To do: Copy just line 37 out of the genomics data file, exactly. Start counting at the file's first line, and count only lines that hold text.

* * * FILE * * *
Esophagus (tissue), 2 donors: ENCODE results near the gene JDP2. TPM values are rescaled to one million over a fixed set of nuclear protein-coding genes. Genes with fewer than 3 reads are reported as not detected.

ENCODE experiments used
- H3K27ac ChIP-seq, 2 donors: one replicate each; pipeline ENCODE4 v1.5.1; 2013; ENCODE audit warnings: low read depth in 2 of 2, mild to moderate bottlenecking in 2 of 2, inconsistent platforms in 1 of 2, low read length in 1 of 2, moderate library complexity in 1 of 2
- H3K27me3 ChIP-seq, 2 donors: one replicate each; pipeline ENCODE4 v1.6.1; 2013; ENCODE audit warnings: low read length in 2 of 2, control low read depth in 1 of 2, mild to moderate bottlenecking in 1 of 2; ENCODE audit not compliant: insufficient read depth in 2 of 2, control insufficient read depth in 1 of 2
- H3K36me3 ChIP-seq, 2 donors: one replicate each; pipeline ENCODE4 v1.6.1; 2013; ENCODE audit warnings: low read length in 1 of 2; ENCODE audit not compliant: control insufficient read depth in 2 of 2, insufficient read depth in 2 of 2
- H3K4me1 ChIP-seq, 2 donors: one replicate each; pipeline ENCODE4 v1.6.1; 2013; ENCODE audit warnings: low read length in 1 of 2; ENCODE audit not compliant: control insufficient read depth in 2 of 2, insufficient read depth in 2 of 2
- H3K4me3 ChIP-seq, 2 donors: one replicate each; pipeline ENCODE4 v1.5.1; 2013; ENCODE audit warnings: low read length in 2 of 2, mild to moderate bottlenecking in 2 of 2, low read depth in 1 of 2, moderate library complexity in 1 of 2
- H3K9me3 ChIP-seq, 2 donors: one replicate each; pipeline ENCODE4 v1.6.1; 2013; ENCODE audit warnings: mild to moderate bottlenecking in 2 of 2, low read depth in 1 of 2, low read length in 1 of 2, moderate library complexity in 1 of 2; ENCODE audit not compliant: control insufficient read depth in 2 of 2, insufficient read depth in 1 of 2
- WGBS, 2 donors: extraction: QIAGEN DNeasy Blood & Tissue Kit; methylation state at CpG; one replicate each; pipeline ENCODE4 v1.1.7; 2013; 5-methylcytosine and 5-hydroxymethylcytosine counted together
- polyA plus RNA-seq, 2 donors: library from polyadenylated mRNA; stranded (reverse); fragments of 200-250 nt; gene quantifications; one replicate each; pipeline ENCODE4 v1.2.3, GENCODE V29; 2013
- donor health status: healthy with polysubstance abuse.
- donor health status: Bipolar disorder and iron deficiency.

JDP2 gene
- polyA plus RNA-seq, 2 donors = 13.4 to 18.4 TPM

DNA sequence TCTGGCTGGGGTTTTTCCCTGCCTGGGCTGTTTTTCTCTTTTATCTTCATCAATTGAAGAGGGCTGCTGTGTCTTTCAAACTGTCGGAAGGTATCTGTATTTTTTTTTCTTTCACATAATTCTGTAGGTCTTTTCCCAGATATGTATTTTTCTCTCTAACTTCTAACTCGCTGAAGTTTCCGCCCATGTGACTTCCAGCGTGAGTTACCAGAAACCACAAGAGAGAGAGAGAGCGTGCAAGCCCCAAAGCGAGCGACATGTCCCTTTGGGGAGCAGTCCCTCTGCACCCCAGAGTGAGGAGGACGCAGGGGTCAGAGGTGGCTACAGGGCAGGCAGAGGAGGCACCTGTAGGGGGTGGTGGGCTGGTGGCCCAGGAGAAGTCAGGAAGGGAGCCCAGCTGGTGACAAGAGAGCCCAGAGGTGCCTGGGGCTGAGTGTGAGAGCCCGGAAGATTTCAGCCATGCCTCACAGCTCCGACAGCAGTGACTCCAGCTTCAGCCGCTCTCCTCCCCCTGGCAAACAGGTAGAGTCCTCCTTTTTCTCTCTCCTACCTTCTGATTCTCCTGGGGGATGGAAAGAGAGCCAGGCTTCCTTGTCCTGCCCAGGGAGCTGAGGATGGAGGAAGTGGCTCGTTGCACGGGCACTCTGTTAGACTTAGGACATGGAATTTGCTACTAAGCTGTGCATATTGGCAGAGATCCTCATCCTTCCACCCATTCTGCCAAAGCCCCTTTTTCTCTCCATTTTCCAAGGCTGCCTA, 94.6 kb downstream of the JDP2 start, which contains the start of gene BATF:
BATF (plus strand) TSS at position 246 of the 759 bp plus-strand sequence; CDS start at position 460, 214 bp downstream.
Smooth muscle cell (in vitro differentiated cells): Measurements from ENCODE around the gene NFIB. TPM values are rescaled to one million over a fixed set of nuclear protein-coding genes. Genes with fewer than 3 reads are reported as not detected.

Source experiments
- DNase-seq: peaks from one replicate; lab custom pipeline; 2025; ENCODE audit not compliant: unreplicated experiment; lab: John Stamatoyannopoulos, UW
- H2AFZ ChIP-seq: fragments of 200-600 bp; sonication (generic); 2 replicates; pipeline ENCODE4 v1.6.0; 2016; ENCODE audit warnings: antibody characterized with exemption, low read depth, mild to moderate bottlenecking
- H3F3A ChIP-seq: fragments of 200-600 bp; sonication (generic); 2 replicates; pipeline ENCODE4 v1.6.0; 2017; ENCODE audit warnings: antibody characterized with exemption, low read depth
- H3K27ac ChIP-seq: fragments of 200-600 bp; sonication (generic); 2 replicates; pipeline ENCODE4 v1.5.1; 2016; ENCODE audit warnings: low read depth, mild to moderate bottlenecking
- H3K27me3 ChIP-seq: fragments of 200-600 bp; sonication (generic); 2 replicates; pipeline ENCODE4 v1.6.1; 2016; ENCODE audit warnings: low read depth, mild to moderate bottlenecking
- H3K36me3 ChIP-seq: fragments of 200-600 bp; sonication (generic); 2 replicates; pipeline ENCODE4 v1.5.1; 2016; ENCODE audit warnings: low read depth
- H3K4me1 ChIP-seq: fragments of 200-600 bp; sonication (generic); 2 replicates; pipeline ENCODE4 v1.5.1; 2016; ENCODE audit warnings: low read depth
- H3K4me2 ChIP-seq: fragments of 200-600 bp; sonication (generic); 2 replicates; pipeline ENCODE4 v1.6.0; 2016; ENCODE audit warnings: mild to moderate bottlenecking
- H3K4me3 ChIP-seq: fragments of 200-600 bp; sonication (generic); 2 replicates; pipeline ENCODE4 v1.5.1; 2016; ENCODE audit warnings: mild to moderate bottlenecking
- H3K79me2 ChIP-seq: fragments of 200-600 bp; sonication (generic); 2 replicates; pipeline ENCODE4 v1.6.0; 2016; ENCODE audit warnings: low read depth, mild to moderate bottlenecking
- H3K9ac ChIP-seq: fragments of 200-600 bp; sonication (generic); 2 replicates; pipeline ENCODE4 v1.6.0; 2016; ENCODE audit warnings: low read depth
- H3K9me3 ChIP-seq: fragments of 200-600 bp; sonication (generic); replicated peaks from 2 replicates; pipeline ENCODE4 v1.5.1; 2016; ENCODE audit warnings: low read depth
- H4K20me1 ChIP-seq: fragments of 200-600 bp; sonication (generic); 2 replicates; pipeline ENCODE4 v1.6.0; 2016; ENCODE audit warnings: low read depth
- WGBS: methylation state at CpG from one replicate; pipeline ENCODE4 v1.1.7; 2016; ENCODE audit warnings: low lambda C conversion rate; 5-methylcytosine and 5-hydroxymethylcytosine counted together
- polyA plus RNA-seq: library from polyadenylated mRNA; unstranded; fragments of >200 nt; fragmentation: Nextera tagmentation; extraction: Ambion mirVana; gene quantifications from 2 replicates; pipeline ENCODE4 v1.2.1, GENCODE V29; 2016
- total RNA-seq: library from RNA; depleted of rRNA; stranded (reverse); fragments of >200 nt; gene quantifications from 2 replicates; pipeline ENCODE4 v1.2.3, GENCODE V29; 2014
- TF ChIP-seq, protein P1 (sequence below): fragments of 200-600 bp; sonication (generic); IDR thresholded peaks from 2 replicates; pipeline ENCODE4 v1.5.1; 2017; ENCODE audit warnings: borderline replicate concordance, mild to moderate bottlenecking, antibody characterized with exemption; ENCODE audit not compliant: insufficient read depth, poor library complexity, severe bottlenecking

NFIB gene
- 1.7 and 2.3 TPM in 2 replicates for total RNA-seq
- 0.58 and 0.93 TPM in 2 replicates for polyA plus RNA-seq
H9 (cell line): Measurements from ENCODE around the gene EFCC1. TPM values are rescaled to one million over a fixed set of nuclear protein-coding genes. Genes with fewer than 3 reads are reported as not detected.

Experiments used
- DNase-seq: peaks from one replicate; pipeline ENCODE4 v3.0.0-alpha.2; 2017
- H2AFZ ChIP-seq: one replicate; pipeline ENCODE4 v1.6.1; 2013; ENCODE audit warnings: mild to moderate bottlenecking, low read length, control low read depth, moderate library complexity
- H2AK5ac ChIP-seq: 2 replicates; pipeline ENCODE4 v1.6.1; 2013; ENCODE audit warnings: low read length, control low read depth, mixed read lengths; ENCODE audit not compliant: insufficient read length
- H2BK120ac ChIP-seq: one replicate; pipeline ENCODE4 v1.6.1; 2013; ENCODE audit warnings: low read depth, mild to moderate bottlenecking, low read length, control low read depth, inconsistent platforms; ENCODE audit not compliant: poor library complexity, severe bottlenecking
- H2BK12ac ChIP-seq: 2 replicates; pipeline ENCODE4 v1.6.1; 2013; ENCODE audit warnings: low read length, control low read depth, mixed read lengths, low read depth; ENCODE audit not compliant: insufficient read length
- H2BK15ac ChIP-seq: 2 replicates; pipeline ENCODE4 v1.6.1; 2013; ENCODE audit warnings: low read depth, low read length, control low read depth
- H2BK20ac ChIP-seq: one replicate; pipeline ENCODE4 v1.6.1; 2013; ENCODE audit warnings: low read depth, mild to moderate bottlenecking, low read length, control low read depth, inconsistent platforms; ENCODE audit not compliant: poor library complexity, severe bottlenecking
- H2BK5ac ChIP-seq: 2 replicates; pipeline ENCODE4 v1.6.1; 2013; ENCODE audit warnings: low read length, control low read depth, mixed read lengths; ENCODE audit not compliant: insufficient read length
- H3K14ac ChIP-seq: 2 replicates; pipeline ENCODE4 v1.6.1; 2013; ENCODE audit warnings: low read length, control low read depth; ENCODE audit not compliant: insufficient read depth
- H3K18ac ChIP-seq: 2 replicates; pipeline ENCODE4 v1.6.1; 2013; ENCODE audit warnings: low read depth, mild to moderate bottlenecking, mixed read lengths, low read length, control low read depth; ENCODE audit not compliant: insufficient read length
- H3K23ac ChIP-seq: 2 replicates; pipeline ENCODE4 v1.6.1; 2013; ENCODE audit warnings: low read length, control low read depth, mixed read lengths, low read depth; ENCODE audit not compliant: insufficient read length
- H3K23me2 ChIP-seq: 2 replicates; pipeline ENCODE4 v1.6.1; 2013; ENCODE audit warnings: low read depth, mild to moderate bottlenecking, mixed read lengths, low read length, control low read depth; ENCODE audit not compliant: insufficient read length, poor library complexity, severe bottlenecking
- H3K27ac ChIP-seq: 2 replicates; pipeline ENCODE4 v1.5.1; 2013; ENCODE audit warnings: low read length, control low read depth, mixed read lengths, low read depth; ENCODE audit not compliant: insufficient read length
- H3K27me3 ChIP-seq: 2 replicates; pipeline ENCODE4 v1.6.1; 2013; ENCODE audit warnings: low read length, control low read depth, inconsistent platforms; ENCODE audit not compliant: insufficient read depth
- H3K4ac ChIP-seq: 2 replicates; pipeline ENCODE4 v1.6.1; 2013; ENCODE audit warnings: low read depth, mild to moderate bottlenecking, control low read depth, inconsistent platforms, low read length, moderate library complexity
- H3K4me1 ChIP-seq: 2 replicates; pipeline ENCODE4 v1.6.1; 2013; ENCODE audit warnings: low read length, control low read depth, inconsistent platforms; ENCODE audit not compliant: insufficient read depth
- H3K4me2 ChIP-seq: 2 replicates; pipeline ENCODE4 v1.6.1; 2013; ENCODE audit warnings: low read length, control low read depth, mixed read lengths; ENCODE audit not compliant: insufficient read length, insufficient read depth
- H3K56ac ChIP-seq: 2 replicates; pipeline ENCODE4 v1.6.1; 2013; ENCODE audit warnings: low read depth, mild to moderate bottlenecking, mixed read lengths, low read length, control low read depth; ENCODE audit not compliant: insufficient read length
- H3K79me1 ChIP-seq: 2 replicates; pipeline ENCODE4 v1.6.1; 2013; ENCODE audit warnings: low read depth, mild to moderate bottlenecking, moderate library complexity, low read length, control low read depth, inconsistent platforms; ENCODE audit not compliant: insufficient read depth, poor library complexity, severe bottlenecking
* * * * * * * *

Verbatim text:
- 1.7 and 2.3 TPM in 2 replicates for total RNA-seq